d) said reservoir system connected in fluid communication with the input of a pump that pumps stored condensate and make-up water through a control system that enables the correct amount of condensate and/or make-up water to flow across and wet the surfaces of said subcooler and said precooler;
      e) said subcooler further connected in fluid communication with cold, dry building exhaust air that subsequently cools by evaporation the water flowing over the subcooler which in turn cools the liquid refrigerant in the subcooler;
      f) said precooler connected in fluid communication with the airflow output of the subcooler of the previously used building exhaust air, said previously used building exhaust air passing through said condensate and make-up water supply wetted precooler heat exchanger, where said exhaust air cools by evaporation the water flowing over the precooler which in turn precools the hot gas refrigerant flowing through the precooler: and
      g) means for said condensate and make-up water to overflow to discharge, whereby said subcool and precool system utilizes said evaporative cooling for providing maximum available subcooling to the liquid refrigerant and maximum available precooling to the hot gas discharge refrigerant of said air conditioner; refrigeration or heat pump system,
      wherein the system is configured to utilize the stored condensate water from the air conditioner, refrigeration or heat pump system and any needed make-up water by first pumping it across the first heat exchanger while the cold, dry building exhaust air is also passed over said first heat exchanger for first evaporatively subcooling the liquid refrigerant that has passed through the condenser of said air conditioner, refrigeration or heat pump system and is configured then to pass the air exhausting from the first heat exchanger through the second water wetted heat exchanger (the precooler) for subsequently precooling the hot gas discharge refrigerant from the compressor before said refrigerant passes into the condenser of said air conditioner, refrigeration or heat pump system.
    5. A heat exchange refrigerant subcool and/or precool method comprising
      (a) receiving cold, dry building exhaust air,
      (b) receiving stored condensate water from an air conditioner, refrigeration or heat pump system or other water supply that includes a condenser, an evaporator, a compressor and a refrigerant and that produces condensate water that is then stored,
      (c) flowing the condensate water across a heat exchanger while the cold, dry building exhaust air is passed over said heat exchanger for at least one of (1) evaporatively subcooling a liquid refrigerant that has already passed through the condenser of said air conditioner, refrigeration or heat pump system and (2) evaporatively precooling hot gas refrigerant before said refrigerant passes into the condenser of said air conditioner, refrigeration or heat pump system,
      (d) wherein the heat exchanger is in the form of one or both of (i) a subcooler adapted to be serially connected in fluid communication with the output of the condenser and input to the evaporator of said air conditioner, refrigeration or heat pump system, enabling the refrigerant in said system to flow through said subcooler after first flowing through the condenser or (ii) a precooler adapted to be serially connected in fluid communication with the output of the compressor and the input of the condenser of said air conditioner, refrigeration or heat pump system, enabling hot gas refrigerant to flow through said precooler before passing into the condenser;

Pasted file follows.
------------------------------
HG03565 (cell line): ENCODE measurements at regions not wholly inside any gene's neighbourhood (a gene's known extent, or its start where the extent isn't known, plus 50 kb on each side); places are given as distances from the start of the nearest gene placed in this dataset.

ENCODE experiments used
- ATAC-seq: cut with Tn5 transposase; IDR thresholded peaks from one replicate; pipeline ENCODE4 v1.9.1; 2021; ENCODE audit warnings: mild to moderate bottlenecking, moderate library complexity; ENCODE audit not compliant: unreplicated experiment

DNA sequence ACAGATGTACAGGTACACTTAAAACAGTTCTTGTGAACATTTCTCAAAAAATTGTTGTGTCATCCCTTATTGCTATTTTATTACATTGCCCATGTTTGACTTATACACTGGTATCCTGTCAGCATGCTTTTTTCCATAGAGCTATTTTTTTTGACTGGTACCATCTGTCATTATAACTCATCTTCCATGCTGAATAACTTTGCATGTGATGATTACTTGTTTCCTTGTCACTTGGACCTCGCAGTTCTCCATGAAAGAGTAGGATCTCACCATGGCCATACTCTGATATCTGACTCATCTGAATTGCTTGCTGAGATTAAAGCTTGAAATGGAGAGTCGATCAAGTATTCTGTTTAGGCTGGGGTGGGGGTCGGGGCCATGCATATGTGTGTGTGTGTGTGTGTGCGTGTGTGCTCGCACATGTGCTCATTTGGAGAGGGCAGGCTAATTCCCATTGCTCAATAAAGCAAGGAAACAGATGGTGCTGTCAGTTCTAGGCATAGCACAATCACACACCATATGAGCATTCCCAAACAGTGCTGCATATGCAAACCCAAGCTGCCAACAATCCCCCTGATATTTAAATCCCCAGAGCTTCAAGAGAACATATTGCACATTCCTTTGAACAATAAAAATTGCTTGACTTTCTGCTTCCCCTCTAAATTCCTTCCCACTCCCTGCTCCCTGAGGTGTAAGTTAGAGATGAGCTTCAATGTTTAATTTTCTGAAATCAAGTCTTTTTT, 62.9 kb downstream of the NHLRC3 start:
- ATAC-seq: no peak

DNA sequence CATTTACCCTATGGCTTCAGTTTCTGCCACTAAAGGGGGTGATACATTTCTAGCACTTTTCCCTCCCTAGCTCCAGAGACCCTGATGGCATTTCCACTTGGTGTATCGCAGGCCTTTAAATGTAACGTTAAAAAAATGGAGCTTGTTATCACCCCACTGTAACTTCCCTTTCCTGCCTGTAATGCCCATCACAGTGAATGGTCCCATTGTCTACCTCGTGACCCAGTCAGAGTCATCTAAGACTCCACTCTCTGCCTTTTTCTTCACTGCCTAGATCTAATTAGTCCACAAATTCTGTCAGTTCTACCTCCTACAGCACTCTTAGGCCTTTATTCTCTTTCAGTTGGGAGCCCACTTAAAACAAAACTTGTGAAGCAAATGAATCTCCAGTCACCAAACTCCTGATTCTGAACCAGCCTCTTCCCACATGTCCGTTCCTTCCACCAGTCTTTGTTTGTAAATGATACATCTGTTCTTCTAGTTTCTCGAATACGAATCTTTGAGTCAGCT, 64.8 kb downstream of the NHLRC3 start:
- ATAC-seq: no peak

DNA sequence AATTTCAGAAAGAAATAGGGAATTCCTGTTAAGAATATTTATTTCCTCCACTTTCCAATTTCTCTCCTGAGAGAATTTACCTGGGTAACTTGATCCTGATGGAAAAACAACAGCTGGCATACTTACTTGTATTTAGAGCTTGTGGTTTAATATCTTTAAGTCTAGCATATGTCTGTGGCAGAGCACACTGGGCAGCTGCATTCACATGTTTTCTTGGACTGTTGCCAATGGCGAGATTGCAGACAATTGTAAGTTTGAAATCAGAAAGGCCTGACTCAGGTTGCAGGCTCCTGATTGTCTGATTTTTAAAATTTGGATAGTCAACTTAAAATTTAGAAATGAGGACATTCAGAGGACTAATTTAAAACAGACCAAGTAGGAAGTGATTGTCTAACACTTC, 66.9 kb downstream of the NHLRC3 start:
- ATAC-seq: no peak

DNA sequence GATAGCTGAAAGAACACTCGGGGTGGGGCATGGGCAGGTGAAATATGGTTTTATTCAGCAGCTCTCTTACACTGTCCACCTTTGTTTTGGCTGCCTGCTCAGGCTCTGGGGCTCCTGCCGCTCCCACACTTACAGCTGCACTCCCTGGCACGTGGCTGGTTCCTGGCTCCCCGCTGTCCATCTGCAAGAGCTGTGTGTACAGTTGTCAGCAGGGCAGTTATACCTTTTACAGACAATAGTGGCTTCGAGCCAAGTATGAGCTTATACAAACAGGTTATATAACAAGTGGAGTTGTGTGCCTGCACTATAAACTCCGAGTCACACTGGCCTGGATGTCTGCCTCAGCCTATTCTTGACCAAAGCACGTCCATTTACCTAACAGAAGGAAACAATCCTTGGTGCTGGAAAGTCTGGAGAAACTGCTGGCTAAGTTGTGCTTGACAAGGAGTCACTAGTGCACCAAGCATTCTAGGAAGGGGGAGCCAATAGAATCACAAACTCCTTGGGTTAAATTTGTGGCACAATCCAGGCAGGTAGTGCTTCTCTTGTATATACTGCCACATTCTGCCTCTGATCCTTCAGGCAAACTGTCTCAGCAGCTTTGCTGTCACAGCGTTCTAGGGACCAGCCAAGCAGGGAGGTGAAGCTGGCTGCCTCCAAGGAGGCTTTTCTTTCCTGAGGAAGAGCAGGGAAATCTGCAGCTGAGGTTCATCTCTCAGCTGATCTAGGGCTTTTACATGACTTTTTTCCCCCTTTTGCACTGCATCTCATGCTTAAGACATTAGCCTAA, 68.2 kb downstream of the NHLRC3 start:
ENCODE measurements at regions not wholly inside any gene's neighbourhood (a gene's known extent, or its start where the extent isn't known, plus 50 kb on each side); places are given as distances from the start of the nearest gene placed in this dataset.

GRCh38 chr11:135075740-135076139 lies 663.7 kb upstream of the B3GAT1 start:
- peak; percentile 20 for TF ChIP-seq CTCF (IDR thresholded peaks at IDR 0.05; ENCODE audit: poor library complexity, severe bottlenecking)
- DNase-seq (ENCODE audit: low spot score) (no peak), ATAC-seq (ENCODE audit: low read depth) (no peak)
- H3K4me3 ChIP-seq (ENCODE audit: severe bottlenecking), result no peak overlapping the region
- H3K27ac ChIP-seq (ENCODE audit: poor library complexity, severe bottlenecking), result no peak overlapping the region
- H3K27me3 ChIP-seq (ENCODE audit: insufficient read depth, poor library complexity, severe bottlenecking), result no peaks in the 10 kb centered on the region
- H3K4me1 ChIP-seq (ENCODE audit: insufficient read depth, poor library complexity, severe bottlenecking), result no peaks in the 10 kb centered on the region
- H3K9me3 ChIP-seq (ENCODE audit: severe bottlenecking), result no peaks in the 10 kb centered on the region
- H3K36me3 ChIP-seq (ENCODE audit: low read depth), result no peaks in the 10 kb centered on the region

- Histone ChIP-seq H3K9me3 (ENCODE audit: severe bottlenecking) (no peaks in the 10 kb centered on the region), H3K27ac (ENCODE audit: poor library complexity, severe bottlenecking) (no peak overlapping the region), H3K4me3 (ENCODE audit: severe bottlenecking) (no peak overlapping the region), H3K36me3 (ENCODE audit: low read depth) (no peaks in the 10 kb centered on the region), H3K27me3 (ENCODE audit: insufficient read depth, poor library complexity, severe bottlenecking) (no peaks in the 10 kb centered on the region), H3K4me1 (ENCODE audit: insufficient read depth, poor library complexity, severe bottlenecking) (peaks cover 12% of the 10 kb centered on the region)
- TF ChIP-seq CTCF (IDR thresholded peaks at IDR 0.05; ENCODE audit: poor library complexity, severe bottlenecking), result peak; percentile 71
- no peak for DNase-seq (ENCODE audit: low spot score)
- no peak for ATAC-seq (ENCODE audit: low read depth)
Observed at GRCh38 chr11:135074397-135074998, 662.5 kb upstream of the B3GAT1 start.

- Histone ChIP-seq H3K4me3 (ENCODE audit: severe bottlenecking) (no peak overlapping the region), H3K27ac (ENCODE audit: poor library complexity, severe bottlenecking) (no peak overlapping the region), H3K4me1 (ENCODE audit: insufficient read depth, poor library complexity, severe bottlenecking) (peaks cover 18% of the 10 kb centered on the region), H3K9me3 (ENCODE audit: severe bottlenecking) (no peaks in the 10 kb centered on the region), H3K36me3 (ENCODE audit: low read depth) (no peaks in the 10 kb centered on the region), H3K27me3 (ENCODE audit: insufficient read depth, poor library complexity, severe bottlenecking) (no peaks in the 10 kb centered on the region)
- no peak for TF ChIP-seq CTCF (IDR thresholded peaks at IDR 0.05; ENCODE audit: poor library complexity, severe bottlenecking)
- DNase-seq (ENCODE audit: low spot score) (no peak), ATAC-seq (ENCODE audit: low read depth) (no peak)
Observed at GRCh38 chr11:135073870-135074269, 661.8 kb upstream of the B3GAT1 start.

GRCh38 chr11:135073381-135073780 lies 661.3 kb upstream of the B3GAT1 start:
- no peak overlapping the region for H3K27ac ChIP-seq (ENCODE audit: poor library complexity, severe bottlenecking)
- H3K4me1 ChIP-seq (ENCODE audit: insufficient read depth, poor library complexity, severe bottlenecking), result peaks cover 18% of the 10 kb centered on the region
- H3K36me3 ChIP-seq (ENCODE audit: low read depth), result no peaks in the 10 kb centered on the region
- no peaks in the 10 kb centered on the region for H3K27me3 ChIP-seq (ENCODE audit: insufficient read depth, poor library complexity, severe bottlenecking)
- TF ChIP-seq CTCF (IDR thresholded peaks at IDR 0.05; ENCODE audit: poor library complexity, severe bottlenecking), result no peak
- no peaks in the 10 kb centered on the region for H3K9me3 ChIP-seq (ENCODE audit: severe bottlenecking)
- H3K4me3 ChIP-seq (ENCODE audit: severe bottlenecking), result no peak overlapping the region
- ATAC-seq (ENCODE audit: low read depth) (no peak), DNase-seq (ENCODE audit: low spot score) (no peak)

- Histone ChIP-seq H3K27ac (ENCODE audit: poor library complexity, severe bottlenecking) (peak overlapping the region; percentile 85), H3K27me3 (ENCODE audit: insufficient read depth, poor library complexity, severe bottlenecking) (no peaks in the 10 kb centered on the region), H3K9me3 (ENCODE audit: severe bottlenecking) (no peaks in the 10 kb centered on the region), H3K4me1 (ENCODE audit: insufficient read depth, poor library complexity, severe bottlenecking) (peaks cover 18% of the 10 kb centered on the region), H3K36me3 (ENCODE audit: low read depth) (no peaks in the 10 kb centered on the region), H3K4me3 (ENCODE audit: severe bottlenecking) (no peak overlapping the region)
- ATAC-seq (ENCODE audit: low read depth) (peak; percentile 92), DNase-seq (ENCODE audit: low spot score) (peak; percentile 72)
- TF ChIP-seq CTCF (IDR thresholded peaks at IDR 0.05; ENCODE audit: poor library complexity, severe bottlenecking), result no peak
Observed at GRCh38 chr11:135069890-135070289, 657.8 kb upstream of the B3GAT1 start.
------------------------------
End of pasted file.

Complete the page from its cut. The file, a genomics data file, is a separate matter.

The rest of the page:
(e) flowing the condensate and make up water over one or both of the precooler and the subcooler, said flowing comprising either (1) pumping the condensate discharge from said air conditioner, refrigeration or heat pump and any needed make up water from a reservoir located below one or both of the subcooler and the precooler to flow across and wet the surface of, respectively said subcooler and/or the precooler and then back to storage in the reservoir, said water passing through a control system that enables the correct amount of water to flow across and wet the surface of, respectively said subcooler and/or the precooler and (2) capillary feeding condensate water from said air conditioner, refrigeration or heat pump and any needed make up water from a water storage tank in which the bottom of one or both of said subcooler and said precooler is placed to wet the surface of, respectively, said subcooler and/or said precooler;
      (f) connecting one or both of said wetted subcooler and said precooler in fluid communication with the cold, dry building exhaust air that cools by evaporation the water flowing over one or both of the subcooler and the precooler which in turn cools the refrigerant in one or both of the subcooler and the precooler; and
      (g) allowing said water to overflow to discharge, whereby one or both of said subcooler and said precooler utilizes said evaporative cooling process for providing maximum available subcooling to the liquid refrigerant and/or maximum available precooling of the refrigerant, respectively, of an air conditioner, refrigeration or heat pump system.
    EP99951841A 1998-10-08 1999-10-07 heat exchange refrigerant subcool and/or precool system and method Expired - Lifetime EP1121565B1 (en)

    Priority Applications (3)

    Application Number Priority Date Filing Date Title
    US09/168,822 US6070423A (en) 1998-10-08 1998-10-08 Building exhaust and air conditioner condenstate (and/or other water source) evaporative refrigerant subcool/precool system and method therefor
    US168822 1998-10-08
    PCT/US1999/023394 WO2000020809A1 (en) 1998-10-08 1999-10-07 Building exhaust and air conditioner condensate

    Publications (3)

    Publication Number Publication Date
    EP1121565A2 EP1121565A2 (en) 2001-08-08
    EP1121565A4 EP1121565A4 (en) 2002-02-20
    EP1121565B1 true EP1121565B1 (en) 2005-12-14

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    Application Number Title Priority Date Filing Date
    EP99951841A Expired - Lifetime EP1121565B1 (en) 1998-10-08 1999-10-07 heat exchange refrigerant subcool and/or precool system and method

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    EP (1) EP1121565B1 (en)
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    AT (1) AT313050T (en)
    AU (1) AU748789B2 (en)
    BR (1) BR9914371A (en)
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    ES (1) ES2251231T3 (en)
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    EP1121565A2 (en) 2001-08-08
    US6070423A (en) 2000-06-06
    EP1121565A4 (en) 2002-02-20
    DE69928955T2 (en) 2006-08-24
    CN100354582C (en) 2007-12-12
    WO2000020809A8 (en) 2001-03-08
    BR9914371A (en) 2002-01-02
    WO2000020809A1 (en) 2000-04-13
    AU748789B2 (en) 2002-06-13
    WO2000020809A9 (en) 2001-09-27
    DE69928955D1 (en) 2006-01-19
    AT313050T (en) 2005-12-15
    CN1329708A (en) 2002-01-02
    AU6419699A (en) 2000-04-26